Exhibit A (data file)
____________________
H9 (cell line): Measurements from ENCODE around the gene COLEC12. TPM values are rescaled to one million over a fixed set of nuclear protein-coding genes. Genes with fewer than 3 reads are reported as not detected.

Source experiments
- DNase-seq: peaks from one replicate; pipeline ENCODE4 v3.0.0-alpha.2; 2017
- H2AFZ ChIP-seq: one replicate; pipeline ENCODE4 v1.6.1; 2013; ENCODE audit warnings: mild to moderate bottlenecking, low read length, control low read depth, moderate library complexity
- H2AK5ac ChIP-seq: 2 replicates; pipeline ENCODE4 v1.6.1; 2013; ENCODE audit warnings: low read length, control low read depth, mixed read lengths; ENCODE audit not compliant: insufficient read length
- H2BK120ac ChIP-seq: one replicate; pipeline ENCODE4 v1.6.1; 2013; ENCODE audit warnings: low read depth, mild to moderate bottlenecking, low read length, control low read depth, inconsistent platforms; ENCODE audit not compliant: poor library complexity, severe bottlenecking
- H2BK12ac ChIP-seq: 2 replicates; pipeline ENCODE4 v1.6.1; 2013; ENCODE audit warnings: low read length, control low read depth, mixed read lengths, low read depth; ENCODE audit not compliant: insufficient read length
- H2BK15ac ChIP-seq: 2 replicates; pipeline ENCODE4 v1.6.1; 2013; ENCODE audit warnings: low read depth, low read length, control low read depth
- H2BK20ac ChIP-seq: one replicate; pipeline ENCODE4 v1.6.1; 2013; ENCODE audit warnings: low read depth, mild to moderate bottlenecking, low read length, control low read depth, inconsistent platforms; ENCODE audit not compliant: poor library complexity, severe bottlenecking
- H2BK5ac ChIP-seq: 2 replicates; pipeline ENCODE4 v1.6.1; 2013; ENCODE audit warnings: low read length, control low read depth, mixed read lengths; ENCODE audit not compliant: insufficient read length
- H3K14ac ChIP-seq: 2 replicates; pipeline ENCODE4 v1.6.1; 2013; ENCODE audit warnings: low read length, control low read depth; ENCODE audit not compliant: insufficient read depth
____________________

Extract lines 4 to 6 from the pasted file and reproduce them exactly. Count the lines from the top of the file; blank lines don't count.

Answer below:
- H2AFZ ChIP-seq: one replicate; pipeline ENCODE4 v1.6.1; 2013; ENCODE audit warnings: mild to moderate bottlenecking, low read length, control low read depth, moderate library complexity
- H2AK5ac ChIP-seq: 2 replicates; pipeline ENCODE4 v1.6.1; 2013; ENCODE audit warnings: low read length, control low read depth, mixed read lengths; ENCODE audit not compliant: insufficient read length
- H2BK120ac ChIP-seq: one replicate; pipeline ENCODE4 v1.6.1; 2013; ENCODE audit warnings: low read depth, mild to moderate bottlenecking, low read length, control low read depth, inconsistent platforms; ENCODE audit not compliant: poor library complexity, severe bottlenecking